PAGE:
The dose of marijuana preparations you take highly depend on a variety of factors, including the part of the plant isolated, the growing and harvesting conditions. However, below are some doses that have been studied in scientific research:

Oral consumption:

  • For multiple sclerosis: 1-5 capsules that contain marijuana extract standardized to contain 2.5 mg of THC and 0.8-1.8 mg of CBD has been taken two times daily for twelve weeks.

As mouth spray:

  • For multiple sclerosis: Sativex, GW Pharmaceuticals – a specific product of marijuana extract standardized to contain 27 mg/mL of THC and 25 mg/mL of CBD has been used daily for up to two years.

Smoked or used in inhaled in a vaporizer:

  • For nerve pain: inhaling marijuana that contains THC has been used at least once daily and up to thrice per day for up to two weeks.

What are the side effects of using medical marijuana?

There are some side effects that come with the use of medical marijuana. Smoking marijuana may increase your risk of developing lung cancer. Some reports also indicated that smoking marijuana might lead to the formation of air-filled cavities within lung tissue. These cavities can cause symptoms like chest soreness, pressure, and difficulty breathing.

Using sprays that contains marijuana extracts can also cause dizziness, headache, drowsiness, dry mouth, paranoid thinking, and nausea. It might also cause coughs, increase appetite, increase heart rate, impair mental functioning, and increase or decrease blood pressure.

Some reports also suggest that when marijuana is smoked, it can increase the risk of heart attack, coronary syndrome, and swelling of the arteries walls. However, in several cases, people only experienced these after smoking marijuana because they already had other risk factors for heart-related events like being overweight or smoking cigarettes.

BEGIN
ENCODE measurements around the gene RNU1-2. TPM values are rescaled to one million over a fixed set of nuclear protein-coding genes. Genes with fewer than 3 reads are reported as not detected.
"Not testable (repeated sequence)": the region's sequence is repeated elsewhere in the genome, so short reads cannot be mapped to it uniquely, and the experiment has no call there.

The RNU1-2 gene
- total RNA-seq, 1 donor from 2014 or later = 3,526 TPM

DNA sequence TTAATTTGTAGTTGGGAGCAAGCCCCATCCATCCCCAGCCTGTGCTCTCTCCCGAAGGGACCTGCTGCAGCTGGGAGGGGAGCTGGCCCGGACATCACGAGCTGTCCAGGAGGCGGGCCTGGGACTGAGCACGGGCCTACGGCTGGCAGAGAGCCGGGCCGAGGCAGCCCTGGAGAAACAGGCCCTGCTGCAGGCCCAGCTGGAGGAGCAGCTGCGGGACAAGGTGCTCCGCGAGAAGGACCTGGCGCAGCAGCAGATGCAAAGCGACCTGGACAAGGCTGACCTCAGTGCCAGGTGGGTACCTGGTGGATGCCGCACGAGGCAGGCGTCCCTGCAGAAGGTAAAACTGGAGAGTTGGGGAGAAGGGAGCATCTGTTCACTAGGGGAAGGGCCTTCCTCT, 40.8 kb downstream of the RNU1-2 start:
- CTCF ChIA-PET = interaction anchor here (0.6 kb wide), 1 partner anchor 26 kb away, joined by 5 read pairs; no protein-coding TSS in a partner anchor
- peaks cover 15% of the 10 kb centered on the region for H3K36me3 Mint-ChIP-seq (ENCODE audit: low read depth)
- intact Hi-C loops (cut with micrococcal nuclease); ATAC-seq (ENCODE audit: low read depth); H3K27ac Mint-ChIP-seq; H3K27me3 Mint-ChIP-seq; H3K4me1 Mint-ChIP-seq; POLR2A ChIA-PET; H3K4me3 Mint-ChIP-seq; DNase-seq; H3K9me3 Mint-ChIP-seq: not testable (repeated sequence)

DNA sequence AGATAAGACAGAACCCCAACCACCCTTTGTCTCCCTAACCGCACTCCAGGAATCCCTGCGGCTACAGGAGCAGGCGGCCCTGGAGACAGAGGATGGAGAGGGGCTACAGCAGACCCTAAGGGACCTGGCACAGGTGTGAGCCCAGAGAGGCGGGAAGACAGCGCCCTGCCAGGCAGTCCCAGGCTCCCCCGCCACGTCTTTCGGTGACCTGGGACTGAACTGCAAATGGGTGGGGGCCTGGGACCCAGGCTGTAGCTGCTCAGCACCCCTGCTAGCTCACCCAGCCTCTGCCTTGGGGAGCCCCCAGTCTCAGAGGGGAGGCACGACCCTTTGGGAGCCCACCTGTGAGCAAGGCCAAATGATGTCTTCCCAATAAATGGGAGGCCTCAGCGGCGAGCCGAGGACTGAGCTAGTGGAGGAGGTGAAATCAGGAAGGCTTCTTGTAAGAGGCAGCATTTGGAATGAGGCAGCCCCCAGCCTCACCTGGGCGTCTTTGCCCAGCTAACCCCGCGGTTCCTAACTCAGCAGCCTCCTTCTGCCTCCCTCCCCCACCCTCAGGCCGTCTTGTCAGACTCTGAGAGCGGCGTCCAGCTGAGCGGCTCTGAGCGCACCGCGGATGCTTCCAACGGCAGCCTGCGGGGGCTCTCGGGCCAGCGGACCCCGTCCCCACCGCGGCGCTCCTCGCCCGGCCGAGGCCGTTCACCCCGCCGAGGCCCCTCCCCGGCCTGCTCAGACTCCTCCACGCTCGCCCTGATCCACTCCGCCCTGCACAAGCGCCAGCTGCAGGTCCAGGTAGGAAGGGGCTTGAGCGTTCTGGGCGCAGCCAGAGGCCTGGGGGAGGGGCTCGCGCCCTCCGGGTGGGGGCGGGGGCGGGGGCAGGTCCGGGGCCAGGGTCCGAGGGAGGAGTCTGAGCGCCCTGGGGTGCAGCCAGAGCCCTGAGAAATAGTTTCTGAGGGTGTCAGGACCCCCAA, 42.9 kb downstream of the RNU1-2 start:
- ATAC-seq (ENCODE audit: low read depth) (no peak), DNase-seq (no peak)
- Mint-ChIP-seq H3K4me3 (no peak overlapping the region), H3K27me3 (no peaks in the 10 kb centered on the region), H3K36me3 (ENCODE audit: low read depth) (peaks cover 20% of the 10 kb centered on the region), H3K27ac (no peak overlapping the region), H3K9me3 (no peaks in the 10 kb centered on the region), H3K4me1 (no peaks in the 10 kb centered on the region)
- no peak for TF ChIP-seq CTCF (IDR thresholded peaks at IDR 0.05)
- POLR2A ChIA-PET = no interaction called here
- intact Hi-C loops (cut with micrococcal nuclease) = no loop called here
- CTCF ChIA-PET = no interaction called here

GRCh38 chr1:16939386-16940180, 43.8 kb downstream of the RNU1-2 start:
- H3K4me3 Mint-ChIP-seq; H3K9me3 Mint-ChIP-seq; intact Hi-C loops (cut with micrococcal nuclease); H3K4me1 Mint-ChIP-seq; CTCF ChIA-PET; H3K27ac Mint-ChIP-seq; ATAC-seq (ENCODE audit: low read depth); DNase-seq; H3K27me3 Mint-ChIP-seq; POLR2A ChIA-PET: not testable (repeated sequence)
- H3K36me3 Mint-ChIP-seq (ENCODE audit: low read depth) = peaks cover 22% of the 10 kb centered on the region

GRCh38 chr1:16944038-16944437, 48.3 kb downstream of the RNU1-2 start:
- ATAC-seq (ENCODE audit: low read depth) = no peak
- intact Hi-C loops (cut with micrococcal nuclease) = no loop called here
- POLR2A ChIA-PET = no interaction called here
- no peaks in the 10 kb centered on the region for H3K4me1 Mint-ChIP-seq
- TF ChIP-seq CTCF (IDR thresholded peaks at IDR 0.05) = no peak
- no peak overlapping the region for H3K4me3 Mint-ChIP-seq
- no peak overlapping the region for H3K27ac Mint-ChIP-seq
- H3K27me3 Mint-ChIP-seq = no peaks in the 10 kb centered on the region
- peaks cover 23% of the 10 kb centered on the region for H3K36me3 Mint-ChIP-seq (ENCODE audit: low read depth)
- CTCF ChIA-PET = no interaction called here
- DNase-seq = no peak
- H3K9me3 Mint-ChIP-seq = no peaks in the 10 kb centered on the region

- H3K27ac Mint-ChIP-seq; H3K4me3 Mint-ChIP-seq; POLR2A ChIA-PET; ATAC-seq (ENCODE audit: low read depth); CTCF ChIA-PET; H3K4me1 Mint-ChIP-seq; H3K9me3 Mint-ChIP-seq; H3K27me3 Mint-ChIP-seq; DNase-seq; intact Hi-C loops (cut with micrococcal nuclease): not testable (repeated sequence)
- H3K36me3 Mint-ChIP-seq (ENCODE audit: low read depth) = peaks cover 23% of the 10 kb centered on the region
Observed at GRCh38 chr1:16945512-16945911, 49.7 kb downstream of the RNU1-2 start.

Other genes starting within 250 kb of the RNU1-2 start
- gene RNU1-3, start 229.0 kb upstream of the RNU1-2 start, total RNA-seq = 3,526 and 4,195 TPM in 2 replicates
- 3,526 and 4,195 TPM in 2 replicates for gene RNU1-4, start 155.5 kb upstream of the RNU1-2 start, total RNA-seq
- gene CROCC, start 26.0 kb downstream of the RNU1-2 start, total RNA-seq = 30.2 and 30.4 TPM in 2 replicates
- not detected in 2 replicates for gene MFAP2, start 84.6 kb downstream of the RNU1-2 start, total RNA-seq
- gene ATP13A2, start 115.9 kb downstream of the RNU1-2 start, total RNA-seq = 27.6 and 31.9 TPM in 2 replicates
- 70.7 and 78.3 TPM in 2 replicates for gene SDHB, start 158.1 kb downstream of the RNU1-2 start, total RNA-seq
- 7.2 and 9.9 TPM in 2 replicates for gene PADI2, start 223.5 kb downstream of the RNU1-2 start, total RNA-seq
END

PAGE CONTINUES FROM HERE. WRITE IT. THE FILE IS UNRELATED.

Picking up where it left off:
What other drugs interact with marijuana?

It is always recommended you speak to your doctor about any drugs you are taking. This includes other over-the-canter drugs, prescription drugs, and dietary supplements that may interact with marijuana and cause problems. Below are some drugs that are known to interact with marijuana.

#1: Sedative medications (Barbiturates)

Sedatives are medications that cause sleepiness. Since marijuana might cause sleepiness and drowsiness, taking them along with sedatives drugs might result in too much sleepiness.

#2: sedative medications (CNS depressants)

Some of these drugs include lorazepam (Ativan), clonazepam (Klonopin), zolpidem (Ambien), phenobarbital (Donnatal), and others. When these medications are taken with marijuana, it may cause too much sleepiness.

#3: Theophylline

Theophylline also interacts with marijuana and could decrease the effect of the drug. However, there is not enough information to know if this is a big concern.

#4: Disulfiram (Antabuse)

Disulfiram might also interact with marijuana when taken together. It can cause trouble sleeping, agitation, and irritability.

#5: Fluoxetine (Prozac)

When you take marijuana with fluoxetine, it might cause you to feel nervous, irritated, jittery, and exited. This is usually called hypomania.

#6: Warfarin (Coumadin)

When you smoke marijuana while taking warfarin, it might increase the effect of the drug – Increasing the chance of bruising and bleeding.